The Eakle family of Waterman is a treasure with many stories to tell. In a previous Legends column, we wrote about the DeKalb County airport that the family ran.
The first born of Paul and Mary Eakle, Alice had an interesting life while growing up at the airfield in Waterman. In her teenage years she worked as a weather observer for the U. S. Weather Bureau at the airfield.
She was a member of the “Eakle Family Band,” which was a marching band made up of Alice and her seven younger siblings. They performed across the United States and Canada along with a float, the U.S.S. Illinois, which her father built in the shape of a battleship.
Alice earned money in school by selling her Betty Boop drawings to classmates. Her drawing talent would stay with her the rest of her life.
In 1943 Alice married Henry Marks, who was in the Army Air Corps. Alice traveled with Henry to bases around the states. As a way to keep morale up for the soldiers, Alice would draw beautiful young women on old, roll-down window shades and mail them to soldiers on duty around the world. They became known as “Shady Ladies,” repurposing materials before it was popular.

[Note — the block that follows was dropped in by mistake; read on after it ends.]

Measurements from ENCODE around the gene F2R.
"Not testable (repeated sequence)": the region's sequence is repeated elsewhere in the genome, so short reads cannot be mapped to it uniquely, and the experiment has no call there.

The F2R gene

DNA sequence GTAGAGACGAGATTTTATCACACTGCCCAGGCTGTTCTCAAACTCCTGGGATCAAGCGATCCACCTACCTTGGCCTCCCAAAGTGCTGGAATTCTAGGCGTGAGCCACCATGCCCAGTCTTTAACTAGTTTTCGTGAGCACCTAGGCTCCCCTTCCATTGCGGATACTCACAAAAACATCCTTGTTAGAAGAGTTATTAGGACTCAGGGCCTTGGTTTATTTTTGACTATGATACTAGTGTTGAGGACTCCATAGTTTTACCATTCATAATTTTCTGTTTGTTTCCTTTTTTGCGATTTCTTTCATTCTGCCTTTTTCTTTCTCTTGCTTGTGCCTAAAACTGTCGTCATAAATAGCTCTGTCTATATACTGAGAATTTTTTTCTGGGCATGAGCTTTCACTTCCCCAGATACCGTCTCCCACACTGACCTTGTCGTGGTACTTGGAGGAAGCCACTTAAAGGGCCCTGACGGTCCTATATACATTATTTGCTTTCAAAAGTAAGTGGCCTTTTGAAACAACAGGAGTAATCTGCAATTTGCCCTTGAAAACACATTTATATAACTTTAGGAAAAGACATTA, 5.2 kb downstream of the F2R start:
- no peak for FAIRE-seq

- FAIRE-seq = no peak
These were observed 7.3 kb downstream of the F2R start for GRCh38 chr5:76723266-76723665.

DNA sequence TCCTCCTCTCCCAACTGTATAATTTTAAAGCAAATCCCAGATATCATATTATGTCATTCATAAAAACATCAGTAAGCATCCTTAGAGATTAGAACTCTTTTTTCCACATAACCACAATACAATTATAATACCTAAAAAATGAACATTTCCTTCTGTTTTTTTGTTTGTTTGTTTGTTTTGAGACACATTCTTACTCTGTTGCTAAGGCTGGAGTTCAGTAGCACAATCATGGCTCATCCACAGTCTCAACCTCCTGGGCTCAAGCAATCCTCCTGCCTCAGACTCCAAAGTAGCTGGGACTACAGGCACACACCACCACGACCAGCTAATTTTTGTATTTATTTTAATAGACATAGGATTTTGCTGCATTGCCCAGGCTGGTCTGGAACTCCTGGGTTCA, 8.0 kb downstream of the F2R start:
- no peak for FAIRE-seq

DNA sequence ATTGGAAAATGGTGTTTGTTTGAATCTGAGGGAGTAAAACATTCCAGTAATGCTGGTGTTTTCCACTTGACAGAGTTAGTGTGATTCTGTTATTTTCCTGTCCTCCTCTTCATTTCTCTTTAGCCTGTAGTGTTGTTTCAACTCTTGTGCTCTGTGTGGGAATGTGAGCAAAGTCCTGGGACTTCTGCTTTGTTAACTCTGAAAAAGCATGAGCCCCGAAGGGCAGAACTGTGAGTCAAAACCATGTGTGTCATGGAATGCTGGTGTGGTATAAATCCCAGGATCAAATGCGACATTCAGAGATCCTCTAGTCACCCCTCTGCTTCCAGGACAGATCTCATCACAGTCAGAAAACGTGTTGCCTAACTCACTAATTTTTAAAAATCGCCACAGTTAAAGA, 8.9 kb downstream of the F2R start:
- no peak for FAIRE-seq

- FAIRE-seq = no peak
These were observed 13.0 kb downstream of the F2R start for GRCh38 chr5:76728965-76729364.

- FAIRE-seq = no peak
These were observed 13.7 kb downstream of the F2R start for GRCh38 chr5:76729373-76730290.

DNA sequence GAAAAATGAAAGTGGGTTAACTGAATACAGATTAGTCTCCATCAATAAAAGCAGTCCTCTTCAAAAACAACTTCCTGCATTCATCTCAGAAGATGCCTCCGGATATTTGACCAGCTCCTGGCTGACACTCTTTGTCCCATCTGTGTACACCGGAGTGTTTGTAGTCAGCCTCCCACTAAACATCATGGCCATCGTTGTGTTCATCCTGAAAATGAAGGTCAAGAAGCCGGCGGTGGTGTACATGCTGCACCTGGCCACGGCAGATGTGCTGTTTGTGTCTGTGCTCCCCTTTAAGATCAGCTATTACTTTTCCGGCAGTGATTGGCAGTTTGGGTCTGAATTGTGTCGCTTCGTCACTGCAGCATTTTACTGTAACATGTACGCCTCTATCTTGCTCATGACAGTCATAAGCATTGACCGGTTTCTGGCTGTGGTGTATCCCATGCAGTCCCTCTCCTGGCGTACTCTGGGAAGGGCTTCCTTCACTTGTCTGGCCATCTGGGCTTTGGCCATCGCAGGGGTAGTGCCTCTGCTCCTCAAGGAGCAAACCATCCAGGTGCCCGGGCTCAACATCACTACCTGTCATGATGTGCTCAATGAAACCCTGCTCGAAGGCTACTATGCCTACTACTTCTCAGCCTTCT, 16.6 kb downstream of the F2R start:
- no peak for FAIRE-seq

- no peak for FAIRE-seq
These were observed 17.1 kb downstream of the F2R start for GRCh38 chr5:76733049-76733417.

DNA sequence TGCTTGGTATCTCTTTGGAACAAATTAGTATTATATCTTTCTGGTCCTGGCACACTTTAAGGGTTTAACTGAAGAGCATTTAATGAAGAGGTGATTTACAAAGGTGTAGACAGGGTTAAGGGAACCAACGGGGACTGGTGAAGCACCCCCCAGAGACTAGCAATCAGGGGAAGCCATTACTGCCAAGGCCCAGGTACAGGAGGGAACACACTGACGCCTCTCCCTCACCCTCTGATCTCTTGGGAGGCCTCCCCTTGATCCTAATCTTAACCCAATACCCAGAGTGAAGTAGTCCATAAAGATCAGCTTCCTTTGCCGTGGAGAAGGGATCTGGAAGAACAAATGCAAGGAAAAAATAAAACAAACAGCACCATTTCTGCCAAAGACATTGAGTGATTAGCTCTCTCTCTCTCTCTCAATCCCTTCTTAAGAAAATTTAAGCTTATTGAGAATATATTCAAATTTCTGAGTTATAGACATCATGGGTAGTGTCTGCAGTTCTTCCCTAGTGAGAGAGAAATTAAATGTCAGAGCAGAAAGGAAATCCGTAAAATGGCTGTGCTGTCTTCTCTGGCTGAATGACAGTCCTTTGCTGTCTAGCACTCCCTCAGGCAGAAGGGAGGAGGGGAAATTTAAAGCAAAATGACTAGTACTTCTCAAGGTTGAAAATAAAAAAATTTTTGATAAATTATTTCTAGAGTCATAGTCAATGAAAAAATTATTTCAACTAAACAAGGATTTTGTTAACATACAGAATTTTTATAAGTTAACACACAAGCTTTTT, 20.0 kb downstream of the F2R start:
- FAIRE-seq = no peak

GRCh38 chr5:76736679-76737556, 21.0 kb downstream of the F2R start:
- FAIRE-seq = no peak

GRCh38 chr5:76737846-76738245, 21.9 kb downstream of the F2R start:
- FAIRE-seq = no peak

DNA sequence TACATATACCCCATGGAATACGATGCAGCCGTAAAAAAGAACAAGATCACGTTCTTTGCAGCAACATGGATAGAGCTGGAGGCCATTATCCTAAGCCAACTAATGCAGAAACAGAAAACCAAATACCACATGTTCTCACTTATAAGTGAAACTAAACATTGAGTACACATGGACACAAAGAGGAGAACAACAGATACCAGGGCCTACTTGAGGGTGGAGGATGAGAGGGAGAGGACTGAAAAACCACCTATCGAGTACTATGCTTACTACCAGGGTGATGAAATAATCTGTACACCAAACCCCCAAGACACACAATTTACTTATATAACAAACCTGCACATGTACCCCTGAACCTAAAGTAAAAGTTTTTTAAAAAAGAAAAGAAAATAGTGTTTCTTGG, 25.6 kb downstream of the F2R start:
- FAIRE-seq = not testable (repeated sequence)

Her creativity didn’t stop there. In 1944 she applied for and received a patent for a doll. In the patent (US Patent 140,914) she states that she has “invented a new, original, and ornamental Design for a Doll.” She also published patterns for cloth dolls and paper dolls which all young girls cherished.
Her talents kept her busy with holiday greeting cards, which when carefully folded, the airplanes depicted would do aerobatic maneuvers when the cards were opened.
Alice was a teacher, community activist, artist, and aviation historian. What a special lady, what a special family.
Information provided by the Joiner History Room, DeKalb County Archives